Revolution for dogs and cats is an easy to use topical treatment that kills fleas flea eggs ear mites scabies and controls dog tick infestations in dogs In addition it helps with heartworm control as well as the spread of parasitic worms like roundworm and hookworm This monthly solution for tick and flea prevention in dogs and cats is FDAapproved and safe to use Applied to the base of your pets neck Revolution is a quick drying nongreasy medication that seeps into the pets skin to more efficiently distribute the medicine all across your pets body
Every day thousands of people worldwide consult Roget's Thesaurus. How many stop to consider why that endlessly useful reference book is so called? Of those who know that it owes its name to the man who first devised it, how many know anything more about him? Yet Peter Mark Roget was one of the most remarkable men of the nineteenth century and he achieved much in his long life. He did not even begin the great work of classification which bears his name until he was 70. Before that, the polymathic Roget had already made his own contributions to knowledge in a dozen different fields from optics and anatomy to mathematics and education. He would probably have been surprised that his posthumous reputation rests on his thesaurus. No doubt he would have expected that it would be his involvement in the foundation of the University of London that would be his lasting legacy. Or his books on magnetism, galvanism and physiology. Or his scientific papers on persistence of vision, with their later impact on the development of motion pictures. Or his association with major thinkers such as the computer pioneer Charles Babbage and the philosopher Jeremy Bentham. The range of his interests was astonishing and, for sixty years, he was at the centre of the intellectual revolution of his times. Nick Rennison's biography reveals the full story of Roget's involvement with the great issues and the great personalities of the nineteenth century and recounts the forgotten life behind one of the most famous of all reference books.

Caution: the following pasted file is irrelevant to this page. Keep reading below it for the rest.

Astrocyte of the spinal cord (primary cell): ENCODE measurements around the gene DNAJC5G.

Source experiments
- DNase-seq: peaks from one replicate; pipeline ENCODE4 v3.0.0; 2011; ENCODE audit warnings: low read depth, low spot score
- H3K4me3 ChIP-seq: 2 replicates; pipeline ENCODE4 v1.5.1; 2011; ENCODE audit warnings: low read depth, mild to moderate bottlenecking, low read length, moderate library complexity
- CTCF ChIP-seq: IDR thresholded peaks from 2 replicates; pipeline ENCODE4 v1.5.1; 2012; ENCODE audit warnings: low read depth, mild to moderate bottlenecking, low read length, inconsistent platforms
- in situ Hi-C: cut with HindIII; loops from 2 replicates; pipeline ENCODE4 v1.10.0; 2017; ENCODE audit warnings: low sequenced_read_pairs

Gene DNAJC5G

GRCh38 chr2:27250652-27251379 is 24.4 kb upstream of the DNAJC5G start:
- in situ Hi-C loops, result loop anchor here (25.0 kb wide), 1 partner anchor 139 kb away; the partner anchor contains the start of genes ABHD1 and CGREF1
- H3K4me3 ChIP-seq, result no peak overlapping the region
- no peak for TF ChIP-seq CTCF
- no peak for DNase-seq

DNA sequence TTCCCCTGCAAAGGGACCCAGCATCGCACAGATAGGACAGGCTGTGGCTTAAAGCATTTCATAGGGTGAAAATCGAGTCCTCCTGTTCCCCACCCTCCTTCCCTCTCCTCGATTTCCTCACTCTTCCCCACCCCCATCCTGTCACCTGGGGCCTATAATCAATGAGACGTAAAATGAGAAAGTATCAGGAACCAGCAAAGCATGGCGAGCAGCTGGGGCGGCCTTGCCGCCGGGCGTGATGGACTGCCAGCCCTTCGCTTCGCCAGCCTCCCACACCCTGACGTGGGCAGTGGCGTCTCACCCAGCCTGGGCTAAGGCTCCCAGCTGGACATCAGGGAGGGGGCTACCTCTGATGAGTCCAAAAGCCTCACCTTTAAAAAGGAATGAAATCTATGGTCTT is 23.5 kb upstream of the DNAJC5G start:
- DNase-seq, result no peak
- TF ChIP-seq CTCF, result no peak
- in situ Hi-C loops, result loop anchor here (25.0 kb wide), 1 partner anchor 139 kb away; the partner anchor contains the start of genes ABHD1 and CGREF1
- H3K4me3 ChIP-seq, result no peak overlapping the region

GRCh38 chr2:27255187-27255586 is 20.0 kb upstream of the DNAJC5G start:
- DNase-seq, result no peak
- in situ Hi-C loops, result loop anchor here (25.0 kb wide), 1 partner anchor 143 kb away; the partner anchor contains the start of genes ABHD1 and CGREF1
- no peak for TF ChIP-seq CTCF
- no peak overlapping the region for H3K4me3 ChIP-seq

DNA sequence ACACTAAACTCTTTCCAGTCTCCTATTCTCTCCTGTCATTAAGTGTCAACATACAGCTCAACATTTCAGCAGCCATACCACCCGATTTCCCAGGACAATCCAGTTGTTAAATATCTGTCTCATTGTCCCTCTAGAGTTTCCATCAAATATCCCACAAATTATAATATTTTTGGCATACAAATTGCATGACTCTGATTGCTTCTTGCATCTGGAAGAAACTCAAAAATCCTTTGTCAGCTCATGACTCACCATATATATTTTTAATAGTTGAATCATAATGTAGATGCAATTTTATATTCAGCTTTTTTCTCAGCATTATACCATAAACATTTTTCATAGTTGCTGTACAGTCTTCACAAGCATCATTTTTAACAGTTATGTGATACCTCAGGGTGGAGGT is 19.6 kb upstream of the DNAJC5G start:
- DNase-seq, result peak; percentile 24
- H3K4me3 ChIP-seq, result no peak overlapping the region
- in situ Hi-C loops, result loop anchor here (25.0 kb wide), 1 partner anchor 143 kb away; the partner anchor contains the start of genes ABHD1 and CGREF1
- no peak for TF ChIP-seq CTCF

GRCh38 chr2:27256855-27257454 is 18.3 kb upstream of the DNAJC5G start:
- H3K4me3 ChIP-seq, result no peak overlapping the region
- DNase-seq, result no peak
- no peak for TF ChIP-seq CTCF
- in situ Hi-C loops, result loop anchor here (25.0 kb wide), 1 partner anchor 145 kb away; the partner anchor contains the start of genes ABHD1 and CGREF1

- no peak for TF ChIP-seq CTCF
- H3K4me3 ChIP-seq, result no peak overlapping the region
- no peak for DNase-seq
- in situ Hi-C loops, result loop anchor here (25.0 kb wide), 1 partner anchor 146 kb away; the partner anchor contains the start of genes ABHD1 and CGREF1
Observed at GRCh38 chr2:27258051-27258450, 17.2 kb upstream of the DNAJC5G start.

River Channel Management is the first book to deal comprehensively with recent revolutions in river channel management. It explores the multi-disciplinary nature of river channel management in relation to modern management techniques that bear the background of the entire drainage basin in mind, use channel restoration where appropriate, and are designed to be sustainable. River Channel Management is divided into five sections: The Introduction outlines the need for river channel management . Retrospective Review offers an overview of twentieth century engineering methods and the ways that river channel systems operate. Realisation explains how greater understanding of river channel adjustments, channel hazards and river basin planning created a context for twenty-first century management. Requirements for Management explains and examines environmental assessment, restoration-based approaches, and methods that work towards 'design with nature' Final Revision speculates about prospects for twenty-first century river channel management. River Channel Management is written for higher-level undergraduates and for postgraduates in geography, ecology, engineering, planning, geology and environmental science, for professionals involved in river channel management, and for staff in environmental agencies.
This revolution of 'improvement' helped shape the landscape we accept today as the Scottish countryside. But it also swept aside a traditional way of life, causing immense upheaval and trauma for rural dwellers, many of whom moved to the new towns and cities or emigrated. In the later eighteenth century the simple act of losing land and becoming landless was much more significant for large numbers of people in Lowland society than it was for those in the Gaelic- speaking Highlands of Scotland. The Lowland Clearances also set in train the trend of depopulation which continues to affect Scotland to this day; the number of people who left the Lowlands during the agricultural revolution far exceeded the number exiled from the Highlands. And yet, compared to the Highlands, very little has been written or published about the Lowland Clearances. This book, based on the highly acclaimed BBC documentary series, aims to redress that imbalance. It does not deny the clearances in the Highlands and Islands but reflects pioneering historical research which establishes them as part of a wider process of clearance which affected the whole of Scotland.